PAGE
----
Cross and Caduceus: Sins and Tumors

One of the terrible things about being a physician is the remarkable capacity to turn even the smallest thing into an enormous worry. It goes like this: I see a mole on my wife’s back. It’s a little dark, so it must be melanoma. I force her to have it biopsied. It’s normal, and she has a scar. I’m relieved. She’s mildly annoyed.

Edwin Leap

My child has a headache. It must be a tumor. I fret and fret about it. Three years later, no tumor and no problems, and I remember how much time I spent worrying over his symptoms.

I can’t remember where I put my keys. I must have Alzheimer’s disease. (It can’t possibly be that I put things down in silly places, or that I’m just 48 and have lots on my mind – it must be a disease.)

The ability to turn a molehill into a mountain is sometimes useful. It reminds me as a physician to be diligent. To pay attention to small things that could easily escape my eye or my ear: the blip on the ECG, the shadow on the X-ray. But taken in the wrong context, it imposes a huge and unnecessary emotional weight on my life.

It’s not unlike our spiritual life, is it? So often we obsess and worry. We fret over the slightest things. Our sins of commission and omission seem to haunt us. Was I angry last week? I must have lost my way. I need to confess. Maybe I am a backslider!

Did I do enough for the church? Did I give enough? Did I serve enough? I wonder if I failed my Master? I need to do more! I need to pray and fast more!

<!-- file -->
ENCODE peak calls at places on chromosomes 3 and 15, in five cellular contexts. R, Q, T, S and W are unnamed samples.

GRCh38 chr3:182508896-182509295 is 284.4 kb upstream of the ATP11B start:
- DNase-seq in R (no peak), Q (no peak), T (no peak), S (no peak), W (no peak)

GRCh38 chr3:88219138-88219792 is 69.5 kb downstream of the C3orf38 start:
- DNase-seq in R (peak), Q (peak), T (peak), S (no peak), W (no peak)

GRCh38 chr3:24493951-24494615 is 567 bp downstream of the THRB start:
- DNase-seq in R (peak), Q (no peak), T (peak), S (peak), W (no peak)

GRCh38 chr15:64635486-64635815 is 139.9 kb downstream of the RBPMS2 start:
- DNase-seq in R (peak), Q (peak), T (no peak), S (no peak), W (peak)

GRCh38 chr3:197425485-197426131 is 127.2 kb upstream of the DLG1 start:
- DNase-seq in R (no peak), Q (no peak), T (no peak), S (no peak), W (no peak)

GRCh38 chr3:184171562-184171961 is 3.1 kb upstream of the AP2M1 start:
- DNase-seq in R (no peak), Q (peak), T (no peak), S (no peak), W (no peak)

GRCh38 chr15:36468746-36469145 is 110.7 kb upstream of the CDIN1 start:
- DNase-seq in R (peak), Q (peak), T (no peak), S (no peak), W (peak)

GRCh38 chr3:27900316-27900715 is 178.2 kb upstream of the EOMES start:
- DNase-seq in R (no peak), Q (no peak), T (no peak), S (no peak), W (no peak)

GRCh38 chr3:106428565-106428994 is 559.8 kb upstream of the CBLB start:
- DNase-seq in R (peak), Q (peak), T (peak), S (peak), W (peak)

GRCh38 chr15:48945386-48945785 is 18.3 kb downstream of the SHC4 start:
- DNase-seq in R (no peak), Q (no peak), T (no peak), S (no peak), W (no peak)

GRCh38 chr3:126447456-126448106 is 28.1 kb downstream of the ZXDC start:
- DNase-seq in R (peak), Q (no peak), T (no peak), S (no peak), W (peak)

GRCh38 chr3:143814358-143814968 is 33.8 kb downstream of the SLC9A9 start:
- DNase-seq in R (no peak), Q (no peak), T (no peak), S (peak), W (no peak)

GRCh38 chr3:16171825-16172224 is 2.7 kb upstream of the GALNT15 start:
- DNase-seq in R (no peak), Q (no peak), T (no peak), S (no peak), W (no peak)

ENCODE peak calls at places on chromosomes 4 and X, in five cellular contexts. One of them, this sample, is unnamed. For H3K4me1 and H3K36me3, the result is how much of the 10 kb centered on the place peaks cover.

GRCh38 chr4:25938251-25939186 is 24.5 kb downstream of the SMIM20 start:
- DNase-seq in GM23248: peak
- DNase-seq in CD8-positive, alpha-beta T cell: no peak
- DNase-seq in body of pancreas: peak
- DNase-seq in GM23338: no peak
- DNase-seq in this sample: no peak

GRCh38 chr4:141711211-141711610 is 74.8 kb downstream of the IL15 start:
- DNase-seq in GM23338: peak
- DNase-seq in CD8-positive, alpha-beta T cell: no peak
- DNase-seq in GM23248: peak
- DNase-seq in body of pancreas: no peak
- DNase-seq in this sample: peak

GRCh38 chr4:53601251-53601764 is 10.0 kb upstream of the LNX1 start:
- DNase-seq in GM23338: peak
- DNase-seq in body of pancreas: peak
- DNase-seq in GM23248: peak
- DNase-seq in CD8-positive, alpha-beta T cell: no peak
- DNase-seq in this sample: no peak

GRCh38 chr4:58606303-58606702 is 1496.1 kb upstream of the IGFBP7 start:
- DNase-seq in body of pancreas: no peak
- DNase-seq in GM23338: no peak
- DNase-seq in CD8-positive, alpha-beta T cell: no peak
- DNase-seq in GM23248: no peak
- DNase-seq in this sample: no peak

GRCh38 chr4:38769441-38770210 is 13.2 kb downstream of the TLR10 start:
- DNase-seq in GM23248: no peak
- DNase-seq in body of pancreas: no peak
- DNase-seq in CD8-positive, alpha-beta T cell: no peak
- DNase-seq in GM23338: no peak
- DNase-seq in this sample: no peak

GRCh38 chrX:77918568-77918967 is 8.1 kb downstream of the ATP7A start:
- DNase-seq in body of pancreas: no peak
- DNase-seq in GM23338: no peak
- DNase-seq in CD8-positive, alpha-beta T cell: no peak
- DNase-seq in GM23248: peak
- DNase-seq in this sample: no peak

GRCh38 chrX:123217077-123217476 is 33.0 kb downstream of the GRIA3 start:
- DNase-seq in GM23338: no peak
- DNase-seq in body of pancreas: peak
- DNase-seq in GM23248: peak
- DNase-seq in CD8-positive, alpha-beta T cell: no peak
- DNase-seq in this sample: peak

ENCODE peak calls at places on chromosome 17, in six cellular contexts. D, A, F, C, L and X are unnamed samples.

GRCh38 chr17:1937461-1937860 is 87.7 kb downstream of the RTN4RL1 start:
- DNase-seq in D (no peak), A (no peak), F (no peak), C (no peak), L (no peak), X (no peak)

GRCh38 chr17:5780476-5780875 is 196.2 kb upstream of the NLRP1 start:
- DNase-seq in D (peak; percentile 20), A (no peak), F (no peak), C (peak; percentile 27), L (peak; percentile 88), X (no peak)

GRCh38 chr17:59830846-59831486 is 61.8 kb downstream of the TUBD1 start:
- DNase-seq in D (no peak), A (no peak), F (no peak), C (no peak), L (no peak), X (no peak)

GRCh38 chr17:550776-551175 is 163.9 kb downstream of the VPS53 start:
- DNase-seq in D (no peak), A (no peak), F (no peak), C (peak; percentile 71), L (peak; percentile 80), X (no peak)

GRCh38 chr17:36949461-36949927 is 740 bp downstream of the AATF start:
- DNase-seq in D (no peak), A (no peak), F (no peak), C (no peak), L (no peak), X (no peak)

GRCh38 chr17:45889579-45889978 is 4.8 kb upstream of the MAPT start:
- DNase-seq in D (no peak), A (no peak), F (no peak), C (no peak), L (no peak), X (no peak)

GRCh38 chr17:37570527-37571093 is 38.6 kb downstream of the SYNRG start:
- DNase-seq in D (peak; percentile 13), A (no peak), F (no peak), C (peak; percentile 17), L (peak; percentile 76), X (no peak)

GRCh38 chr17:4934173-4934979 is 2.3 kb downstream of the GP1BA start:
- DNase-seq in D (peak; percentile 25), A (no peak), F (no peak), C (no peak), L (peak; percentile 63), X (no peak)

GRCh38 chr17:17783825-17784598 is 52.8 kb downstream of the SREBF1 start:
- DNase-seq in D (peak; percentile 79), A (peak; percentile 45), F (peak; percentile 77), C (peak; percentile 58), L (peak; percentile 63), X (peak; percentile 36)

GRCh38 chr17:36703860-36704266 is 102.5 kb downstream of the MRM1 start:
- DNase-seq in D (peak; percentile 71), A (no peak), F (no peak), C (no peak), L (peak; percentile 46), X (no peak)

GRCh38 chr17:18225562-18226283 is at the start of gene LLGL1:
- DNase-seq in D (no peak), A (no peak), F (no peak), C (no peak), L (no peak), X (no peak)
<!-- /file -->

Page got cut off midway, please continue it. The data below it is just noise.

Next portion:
Do I really know Jesus? I read this book and it said that maybe I don’t! And my friend seems to know Jesus, and we worship differently and talk differently, and maybe I’m lost after all!

And on and on it goes. I see it a lot at youth rallies, where emotions trump doctrine and truth and rationality. Where young people come away convinced that however confident they were of their beliefs, however certain their hearts, their faith wasn’t nearly as genuine as the faith of the folks crying at the altar or meeting with the counselors. (“I must have unrealized sin! I must have insufficient faith! Why, I don’t even want to be a missionary!”)

The point is, fears of physical and spiritual diseases are both dangerous. While due diligence matters, excess fear paralyzes and overwhelms us. If we always look for signs of a disease, there will be no end to the exams, lab tests and X-rays we seek out – and no time to enjoy the fact that we actually feel just fine!

And if we focus only on our own sinfulness without the balance of grace, which is our spiritual source of health, then we will focus on the very sin Christ came to defeat and will, with great irony, appear to empower that thing which he made powerless (a feat our enemy no doubt finds both useful and comical).

It’s fine to try to make our lives more godly. But to do so requires that we focus on God. And He tells us that, thanks to Christ, our true Physician, our souls are healthy even if they have the residual scars, wounds and tendencies of our former selves. And we can rest in the assurance of our eventual salvation and our current transformation.

So go to the doctor when you need to, but don’t focus on every little symptom, for worry is an idol never satisfied by any sacrifice. And worship God, knowing that you will sin, but your Redeemer knows it, knew that you would, and redeemed you anyway.

And know this: Even as your body does sometimes have diseases and will ultimately fail, your soul is doing the opposite and growing stronger and better and brighter if you are in Christ Jesus. In light of that, what’s to worry about?

You’ll live forever. Your sins will perish forever. And one bright day, you’ll get a new body anyway. And you won’t even have to check it for moles.


– Leap is an emergency physician and columnist who lives with his wife and four children in Walhalla.